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Picture: Aquitaine (Al Mufti), pictured as a yearling, is a three-parts-sister to the multiple Grade 1 winner Captain America (Captain Al). Their dam Requista (Fort Wood) is a half-sister to twice Listed Prix du Cap winner Dacha (Russian Fox), whose Captain Al daughter Adorable is dam of Kommetdieding.


In October 2007 a horse called Acquitaine, trained by Dianne Stenger, won her maiden over 1600m on Turffontein Standside by no few than 17,5 lengths and there was a further 5,5 lengths back to the third horse while the favourite Cresta was beaten 26 lengths.

Her time was exceptional too.

The result in retrospect highlights the fact that thoroughbreds, like professional athletes, are probably able to produce a performance to match their inherent ability only once in their careers.
This in turn highlights how tough the job of the handicapper is, especially when one considers the definition of the respective entities “merit rating” and “ability”.
Handicapping guru Karel Miedema’s definition of merit rating is “A measure of ability expressed in terms of weight, showing the ability of a horse compared to that of the average horse in a population of the same age and sex.”
Miedema’s definition of ability is “Athletic ability is innate (you either have it or you don’t), and it is measurable. There are parallels in this between human track athletes and racehorses. Once the inherent level of ability has been established it cannot improve.”
In the athletic world the best example of an athlete actualising his inherent ability was provided by long jumper Bob Beamon, who in 1968 at the Mexico Olympics bettered the world long jump record by close to two feet, an achievement regarded by many as the greatest single performance in sporting history.
Chief handicapper Mike Wanklin said after Aquitaine’s performance, which came in her fourth career start, “I would defy anybody to quantify that performance. Mathematically she has run to a rating of 113. Hopefully she is that good, who knows she might even be the next Ipi Tombe. But, although we know she is decent, it would be within the realms of the ludicrous to base her Merit Rating on just one maiden win. We will rate her in the high 80’s and let her prove that she is better than that in her next start.”
In the end she was given a 93 merit rating.
One ruling that helped the handicappers was that a three-year-old winning a maiden could not at the time be rated higher than ‘D’ Division standard which quantified to a maximum of about 94.
Wanklin and his colleagues also took into account the going conditions.
“In normal circumstances one length equates to two Merit Rated points,” he said. “However, in sand races, owing to the slowness of the surface, we equate one length to only one Merit Rated point. In Aquitaine’s case we decided to treat the race as a sand race due to the soft going conditions.”
Wanklin acknowledged part of a jockey’s skill-set was to try and fox the handicapper, but believed that any jockey would have been hard-pressed to limit Aquitaine’s win to less than 10 lengths on the day had he even tried.
In the case where a jockey is looking over his shoulder and winning by, for example, three lengths, a handicapper is allowed at his discretion to penalise the horse by an extra length or two but usually by no more as it is impossible to know how much more the horse would have found.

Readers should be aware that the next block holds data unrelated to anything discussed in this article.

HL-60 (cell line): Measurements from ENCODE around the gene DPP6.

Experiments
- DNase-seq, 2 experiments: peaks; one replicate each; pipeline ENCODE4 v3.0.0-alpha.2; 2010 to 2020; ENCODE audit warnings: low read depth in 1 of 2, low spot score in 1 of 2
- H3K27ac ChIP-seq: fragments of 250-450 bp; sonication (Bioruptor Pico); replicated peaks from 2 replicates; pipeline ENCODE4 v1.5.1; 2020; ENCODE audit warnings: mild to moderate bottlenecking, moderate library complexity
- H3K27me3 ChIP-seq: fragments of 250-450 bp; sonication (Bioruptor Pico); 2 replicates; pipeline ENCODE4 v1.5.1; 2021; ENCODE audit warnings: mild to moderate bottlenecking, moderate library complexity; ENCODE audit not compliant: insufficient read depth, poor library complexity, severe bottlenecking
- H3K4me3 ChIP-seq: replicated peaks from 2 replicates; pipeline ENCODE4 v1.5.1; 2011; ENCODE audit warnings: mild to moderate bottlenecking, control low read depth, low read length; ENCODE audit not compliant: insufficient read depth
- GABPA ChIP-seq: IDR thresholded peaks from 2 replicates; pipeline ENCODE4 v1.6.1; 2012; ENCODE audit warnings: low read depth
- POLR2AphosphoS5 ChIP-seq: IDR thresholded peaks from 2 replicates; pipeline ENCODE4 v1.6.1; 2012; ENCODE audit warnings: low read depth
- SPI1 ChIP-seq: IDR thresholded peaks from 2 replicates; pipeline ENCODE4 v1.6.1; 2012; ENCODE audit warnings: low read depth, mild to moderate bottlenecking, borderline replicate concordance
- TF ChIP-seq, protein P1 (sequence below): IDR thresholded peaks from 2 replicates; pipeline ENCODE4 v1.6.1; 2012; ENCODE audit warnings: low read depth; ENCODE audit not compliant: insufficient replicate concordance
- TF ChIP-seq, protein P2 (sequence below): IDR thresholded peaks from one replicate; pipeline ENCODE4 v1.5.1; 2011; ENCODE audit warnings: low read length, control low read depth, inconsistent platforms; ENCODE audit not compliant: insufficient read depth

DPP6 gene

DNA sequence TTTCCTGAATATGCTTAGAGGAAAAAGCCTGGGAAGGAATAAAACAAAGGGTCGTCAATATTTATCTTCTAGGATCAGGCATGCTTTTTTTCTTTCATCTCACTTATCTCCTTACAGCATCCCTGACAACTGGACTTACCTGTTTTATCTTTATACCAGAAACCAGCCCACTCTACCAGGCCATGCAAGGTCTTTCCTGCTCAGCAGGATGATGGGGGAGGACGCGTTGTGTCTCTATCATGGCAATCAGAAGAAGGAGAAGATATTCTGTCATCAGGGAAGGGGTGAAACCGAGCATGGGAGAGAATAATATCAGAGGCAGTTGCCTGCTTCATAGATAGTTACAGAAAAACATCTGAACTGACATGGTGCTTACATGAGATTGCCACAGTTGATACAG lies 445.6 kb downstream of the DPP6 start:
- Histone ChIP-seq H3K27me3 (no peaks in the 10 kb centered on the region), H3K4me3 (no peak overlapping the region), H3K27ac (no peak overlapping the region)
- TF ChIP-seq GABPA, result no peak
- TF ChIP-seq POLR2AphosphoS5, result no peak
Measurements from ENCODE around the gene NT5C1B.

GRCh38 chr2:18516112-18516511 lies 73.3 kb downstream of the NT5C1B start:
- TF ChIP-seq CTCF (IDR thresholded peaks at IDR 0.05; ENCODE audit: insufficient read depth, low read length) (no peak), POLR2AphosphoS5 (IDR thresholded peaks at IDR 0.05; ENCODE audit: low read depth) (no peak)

South African racing’s statistical guru Jay August provided some fascinating data to help quantify Aquitaine’s performance.
There was only one other race over the distance that day, a Progress Plate which was won by a horse rated 96, and Aquitaine’s  time was 0,50 seconds quicker.
Her time of 98,49 seconds was the third fastest course and distance maiden time of the season behind the 98,01 seconds of Palikari, who only won one more race, and the 98,15 seconds of Smart Banker, who went on to become a Grade 1 winner.
However, as her race was run in soft going it was an exceptional speed performance.
The average rating awarded for a maiden back then was 74,1 and only three other maiden winners were given 90 or higher ratings that season.
Lubricator was awarded a 93 for his win at Clairwood, and went on to run third in the Grade 1 Daily News 2000; the ill-fated Warrior Man was awarded a 90 and went on to win his only race overseas, in Russia, by 12 lengths; and Causation was awarded a 90 and went on to win three more races and was Grade 3 placed.
There were five other horses who won maidens by ten lengths or more that season, Warrior Man, Ladonna, South Country, Ithala and Joyful Applause. Of them Ithala became a Listed winner and both Ladonna and South Country attained small black type.
August has noticed casually that most “outperformances” come in the opening months of the season and are by three-year-olds, which suggests they should be treated with caution and that is not to mention the other result-influencing factor of pace.
Aquitaine went on to win two more races, including the Grade 3 Jacaranda Handicap, but a couple of niggles prevented her from materialising into the Group 1 horse that her performance that day suggested she could become.
Dianne Stenger has fond memories of Aquitaine’s victory although her Grade 1-winner Jamaica toying with the boys in the November Handicap from a draw of 16 out of 16 and winning by 2,25 lengths is her career number one moment.
Dianne added, “What I remember most about Aquitaine’s win was Fransie (Naude) carrying on pushing her all the way to the line as he did not look over her shoulder, It was funny to watch!”